Miss Moore Thought Otherwise: How Anne Carroll Moore Created Libraries for Children

by Jan Pinborough and Debby Atwell

Anne Carroll Moore defied expectations for girls and young women growing up in the... read more

Anne Carroll Moore defied expectations for girls and young women growing up in the late nineteenth century, and redefined library services to children in the first part of the twentieth century with the radical idea that libraries should be places that welcome young people. She advocated for spaces designed just for children, and collections and services built around their needs. A child-centered narrative with a delightful refrain detailing time and time again the way Anne Carroll Moore "thought otherwise"-saw beyond what was to what she wanted and the way she thought things should be-is full of engaging details in both the story and Debby Atwell's charming, folk-inspired art. "Today libraries across America have thousands of books for children. And thanks to the help of a little girl from Limerick, Maine, who had ideas of her own, any child can choose a book from a library shelf, curl up in a comfortable seat to look through it-and then take it home to read." (Ages 5-9)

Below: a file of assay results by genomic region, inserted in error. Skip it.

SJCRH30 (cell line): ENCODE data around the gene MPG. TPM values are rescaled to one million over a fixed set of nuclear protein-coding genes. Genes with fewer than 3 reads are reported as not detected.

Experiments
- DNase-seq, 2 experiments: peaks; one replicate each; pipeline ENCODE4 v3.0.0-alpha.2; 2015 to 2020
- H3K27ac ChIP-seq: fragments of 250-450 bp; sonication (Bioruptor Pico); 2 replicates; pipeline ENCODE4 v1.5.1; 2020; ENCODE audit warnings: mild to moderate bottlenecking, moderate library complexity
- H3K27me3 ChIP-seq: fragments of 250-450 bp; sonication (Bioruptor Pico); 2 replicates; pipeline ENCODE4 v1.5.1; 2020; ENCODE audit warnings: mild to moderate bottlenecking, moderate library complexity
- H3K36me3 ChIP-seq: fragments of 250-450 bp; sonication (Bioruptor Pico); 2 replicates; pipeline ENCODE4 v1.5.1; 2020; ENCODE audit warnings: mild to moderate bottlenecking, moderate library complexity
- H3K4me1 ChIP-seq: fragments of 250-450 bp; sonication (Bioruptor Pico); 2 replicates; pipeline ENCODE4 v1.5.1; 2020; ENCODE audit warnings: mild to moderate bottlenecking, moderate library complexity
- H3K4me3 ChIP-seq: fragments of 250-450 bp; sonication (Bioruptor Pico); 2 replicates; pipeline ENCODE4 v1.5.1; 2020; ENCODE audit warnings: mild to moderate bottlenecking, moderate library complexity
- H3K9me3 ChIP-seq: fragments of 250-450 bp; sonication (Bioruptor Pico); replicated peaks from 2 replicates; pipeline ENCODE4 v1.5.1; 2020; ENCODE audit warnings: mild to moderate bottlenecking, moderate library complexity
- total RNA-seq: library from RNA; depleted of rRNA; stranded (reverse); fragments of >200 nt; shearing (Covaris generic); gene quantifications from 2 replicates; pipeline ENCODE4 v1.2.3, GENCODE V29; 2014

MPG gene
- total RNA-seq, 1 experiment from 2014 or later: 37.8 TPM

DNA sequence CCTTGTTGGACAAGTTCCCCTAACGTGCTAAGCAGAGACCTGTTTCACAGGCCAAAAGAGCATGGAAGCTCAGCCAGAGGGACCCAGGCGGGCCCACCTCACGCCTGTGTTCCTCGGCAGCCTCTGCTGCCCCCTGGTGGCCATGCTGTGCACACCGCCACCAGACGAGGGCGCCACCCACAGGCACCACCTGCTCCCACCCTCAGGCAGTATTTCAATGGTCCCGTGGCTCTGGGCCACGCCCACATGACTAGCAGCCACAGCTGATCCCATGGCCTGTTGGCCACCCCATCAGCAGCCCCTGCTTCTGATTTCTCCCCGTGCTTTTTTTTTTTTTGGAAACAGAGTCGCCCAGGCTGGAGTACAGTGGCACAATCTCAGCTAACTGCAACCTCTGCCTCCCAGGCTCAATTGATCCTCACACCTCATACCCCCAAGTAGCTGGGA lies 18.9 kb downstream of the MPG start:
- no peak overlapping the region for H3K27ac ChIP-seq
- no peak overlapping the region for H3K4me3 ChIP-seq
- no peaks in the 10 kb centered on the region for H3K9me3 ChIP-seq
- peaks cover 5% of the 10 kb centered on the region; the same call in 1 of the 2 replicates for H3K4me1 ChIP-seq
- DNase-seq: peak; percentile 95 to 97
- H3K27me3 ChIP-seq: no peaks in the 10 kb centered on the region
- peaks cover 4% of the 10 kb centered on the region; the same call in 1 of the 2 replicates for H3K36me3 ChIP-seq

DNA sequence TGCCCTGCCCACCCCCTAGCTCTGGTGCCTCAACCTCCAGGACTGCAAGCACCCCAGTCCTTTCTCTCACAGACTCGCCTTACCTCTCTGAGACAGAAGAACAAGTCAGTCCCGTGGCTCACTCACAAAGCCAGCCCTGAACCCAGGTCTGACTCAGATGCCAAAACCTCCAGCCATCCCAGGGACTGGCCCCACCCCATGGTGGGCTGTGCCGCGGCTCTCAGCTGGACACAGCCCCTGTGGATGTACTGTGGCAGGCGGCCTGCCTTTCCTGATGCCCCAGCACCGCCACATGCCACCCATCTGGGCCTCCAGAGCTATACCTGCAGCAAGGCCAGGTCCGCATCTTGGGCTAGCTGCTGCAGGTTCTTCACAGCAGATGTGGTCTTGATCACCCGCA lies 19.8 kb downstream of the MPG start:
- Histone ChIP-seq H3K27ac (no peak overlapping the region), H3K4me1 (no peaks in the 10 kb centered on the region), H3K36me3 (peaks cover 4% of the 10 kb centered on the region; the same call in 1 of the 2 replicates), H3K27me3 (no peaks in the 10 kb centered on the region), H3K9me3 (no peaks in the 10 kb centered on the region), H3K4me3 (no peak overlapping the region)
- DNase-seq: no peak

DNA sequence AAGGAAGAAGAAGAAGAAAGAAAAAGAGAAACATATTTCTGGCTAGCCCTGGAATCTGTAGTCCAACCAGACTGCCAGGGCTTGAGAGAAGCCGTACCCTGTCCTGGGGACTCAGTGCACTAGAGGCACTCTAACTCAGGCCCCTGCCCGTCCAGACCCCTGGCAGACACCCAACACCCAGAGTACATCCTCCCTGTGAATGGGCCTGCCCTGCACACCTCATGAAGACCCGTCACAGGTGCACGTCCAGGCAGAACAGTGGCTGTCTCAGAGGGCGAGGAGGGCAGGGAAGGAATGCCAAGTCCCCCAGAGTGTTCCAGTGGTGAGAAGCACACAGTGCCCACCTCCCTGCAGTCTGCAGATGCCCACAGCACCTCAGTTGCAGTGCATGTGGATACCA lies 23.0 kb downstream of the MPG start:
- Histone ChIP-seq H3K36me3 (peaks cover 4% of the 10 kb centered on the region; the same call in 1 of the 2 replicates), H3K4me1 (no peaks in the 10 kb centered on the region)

© Cooperative Children's Book Center, Univ. of Wisconsin - Madison, 2014

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